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Court of Appeals of Ohio,Eleventh District, Portage County.

SCHEETZ et al., Appellants, v. KENTWOOD, INC., Appellee.

No. 2002-P-0043.

Decided: March 14, 2003

 Walter J. Vogel, Akron, and Alex C. Perris, for appellants. Stephen J. Proe, for appellee.

{¶ 1} Appellants, Myra J. Scheetz (“Mrs. Scheetz”) and Frederick R. Scheetz (“Mr. Scheetz”), appeal from the April 11, 2002 judgment entry of the Portage County Common Pleas Court granting the motion for summary judgment of appellee, Kentwood, Inc.

{¶ 2} On October 15, 1999, Mrs. Scheetz attended a wedding rehearsal dinner at a restaurant operated by appellee.   According to her deposition testimony, she left the rehearsal dinner at approximately 10:45 p.m. As Mrs. Scheetz was leaving the restaurant, she stepped off the curb into the parking lot, turned to her right, and then tripped over a ramp (“the ramp”) that provided access to the restaurant for disabled individuals.   There was no lighting in the parking lot at the time of her accident.   The trial court found that the outside lights were in the process of being repaired and were not operational.   As a result of her fall, Mrs. Scheetz damaged some of her teeth and possibly injured her hand and/or wrist.

{¶ 3} Appellants filed a complaint on February 16, 2001, in which they alleged that appellee was negligent in failing to provide adequate lighting in the vicinity of the restaurant.   Appellants further alleged that Mrs. Scheetz had suffered damages in excess of $25,000 for pain and suffering, medical expenses, and disability resulting from the loss of her natural teeth and that Mr. Scheetz had been denied the normal benefits of consortium.

{¶ 4} An amended complaint was filed by appellants on May 29, 2001, in which they alleged that the construction of the ramp violated various provisions of the Americans with Disabilities Act (“the ADA”).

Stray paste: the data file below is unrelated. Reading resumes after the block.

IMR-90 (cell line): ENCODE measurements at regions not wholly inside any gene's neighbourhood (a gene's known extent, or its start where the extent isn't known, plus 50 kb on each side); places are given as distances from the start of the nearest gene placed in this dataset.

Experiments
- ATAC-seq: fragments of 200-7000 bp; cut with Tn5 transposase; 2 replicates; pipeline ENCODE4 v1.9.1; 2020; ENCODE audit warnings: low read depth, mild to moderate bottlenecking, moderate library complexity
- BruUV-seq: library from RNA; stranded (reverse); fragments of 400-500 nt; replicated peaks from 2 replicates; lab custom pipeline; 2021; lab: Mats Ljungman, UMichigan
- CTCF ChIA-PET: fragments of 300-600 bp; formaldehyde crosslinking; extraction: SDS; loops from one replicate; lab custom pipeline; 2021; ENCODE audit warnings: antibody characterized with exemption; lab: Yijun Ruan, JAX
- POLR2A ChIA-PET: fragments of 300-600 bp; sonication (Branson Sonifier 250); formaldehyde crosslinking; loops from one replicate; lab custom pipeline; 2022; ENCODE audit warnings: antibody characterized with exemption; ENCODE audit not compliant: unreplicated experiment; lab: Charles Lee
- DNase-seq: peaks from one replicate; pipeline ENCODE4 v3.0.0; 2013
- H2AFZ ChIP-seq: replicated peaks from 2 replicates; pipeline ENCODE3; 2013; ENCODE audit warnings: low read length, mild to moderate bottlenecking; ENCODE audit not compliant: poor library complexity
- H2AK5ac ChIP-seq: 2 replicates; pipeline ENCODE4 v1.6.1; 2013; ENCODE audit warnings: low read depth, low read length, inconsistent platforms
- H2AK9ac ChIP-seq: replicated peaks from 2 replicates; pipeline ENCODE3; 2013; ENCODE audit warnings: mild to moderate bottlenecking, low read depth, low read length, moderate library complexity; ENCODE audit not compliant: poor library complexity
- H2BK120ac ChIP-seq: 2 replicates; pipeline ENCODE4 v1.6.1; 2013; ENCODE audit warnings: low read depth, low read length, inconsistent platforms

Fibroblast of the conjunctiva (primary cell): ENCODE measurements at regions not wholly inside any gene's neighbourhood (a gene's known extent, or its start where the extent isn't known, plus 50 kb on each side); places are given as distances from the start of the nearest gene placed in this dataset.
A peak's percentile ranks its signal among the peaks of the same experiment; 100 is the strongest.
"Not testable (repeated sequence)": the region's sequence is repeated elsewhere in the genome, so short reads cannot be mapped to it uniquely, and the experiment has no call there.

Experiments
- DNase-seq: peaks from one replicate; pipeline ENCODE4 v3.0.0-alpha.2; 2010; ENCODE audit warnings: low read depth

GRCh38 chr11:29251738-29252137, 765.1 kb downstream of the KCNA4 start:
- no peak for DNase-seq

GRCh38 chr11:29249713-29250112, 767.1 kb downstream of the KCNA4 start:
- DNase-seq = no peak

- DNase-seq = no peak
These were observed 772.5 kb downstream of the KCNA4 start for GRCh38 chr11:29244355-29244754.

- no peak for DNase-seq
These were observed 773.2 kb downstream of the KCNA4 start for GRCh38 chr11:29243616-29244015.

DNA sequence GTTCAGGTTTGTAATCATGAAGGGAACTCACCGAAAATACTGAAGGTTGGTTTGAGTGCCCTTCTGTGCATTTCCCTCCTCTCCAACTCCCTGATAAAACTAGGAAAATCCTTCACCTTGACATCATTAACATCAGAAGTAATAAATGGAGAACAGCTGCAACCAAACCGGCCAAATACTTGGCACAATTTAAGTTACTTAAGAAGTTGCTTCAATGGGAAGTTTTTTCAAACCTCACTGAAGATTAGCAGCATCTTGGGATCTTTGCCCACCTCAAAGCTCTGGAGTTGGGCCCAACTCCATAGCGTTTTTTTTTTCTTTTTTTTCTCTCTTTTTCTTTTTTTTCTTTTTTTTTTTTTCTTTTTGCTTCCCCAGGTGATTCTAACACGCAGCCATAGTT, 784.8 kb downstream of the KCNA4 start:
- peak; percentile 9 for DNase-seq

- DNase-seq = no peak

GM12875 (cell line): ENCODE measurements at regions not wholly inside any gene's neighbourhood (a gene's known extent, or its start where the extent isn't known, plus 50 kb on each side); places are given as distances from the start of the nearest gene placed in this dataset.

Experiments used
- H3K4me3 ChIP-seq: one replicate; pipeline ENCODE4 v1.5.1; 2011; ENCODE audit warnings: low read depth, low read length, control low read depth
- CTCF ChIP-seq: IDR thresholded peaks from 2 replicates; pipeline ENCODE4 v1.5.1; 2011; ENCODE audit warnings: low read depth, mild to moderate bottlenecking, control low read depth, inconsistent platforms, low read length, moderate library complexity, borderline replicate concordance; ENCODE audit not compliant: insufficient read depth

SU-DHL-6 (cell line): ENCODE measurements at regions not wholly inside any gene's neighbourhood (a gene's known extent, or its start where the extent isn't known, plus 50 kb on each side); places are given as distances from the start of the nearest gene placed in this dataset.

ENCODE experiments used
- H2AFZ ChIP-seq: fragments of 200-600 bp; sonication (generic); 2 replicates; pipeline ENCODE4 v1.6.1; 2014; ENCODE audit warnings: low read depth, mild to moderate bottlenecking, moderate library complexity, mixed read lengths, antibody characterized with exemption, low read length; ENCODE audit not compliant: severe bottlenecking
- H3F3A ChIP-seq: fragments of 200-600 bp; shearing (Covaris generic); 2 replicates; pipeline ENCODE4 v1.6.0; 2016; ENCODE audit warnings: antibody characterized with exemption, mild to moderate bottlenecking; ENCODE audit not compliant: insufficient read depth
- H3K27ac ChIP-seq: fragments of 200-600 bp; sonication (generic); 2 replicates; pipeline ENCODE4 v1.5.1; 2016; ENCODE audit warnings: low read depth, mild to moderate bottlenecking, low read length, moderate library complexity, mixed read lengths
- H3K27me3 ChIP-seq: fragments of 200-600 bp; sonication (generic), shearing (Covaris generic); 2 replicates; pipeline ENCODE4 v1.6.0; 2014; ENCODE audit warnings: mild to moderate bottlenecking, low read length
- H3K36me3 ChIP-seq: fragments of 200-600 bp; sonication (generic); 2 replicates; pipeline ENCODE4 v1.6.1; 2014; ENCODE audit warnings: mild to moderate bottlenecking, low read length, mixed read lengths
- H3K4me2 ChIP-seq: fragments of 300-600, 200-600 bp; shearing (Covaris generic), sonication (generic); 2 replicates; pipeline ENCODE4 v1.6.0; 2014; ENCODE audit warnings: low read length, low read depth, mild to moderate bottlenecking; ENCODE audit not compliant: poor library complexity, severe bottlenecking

{¶ 5} Appellee filed a motion for summary judgment on January 17, 2002.   In its brief in support of the motion, appellee argued that it had no duty to illuminate the parking lot and that appellants had not provided any evidence that the ramp was defective.   To support its assertion that appellants had failed to identify a genuine issue of material fact with respect to adequacy of the construction of the ramp, appellee referred to Mrs. Scheetz's own deposition testimony.   Mrs. Scheetz's only statements with respect to possible defects in the ramp were “I heard the ramp is built wrong” and “[w]ell, [the ramp] could have been more rounded or something.”   Appellants filed their brief in opposition to appellee's motion on March 11, 2002.   In its April 11, 2002 judgment entry, the trial court granted appellee's motion for summary judgment.

 {¶ 6} Appellants have filed a timely notice of appeal and make the following assignment of error:

{¶ 7} “The trial court erred when it ruled there was no genuine issue of material fact and the trial court erred when it did not construe issues of fact most strongly in [appellants'] favor as required by [Civ.R.] 56(C).”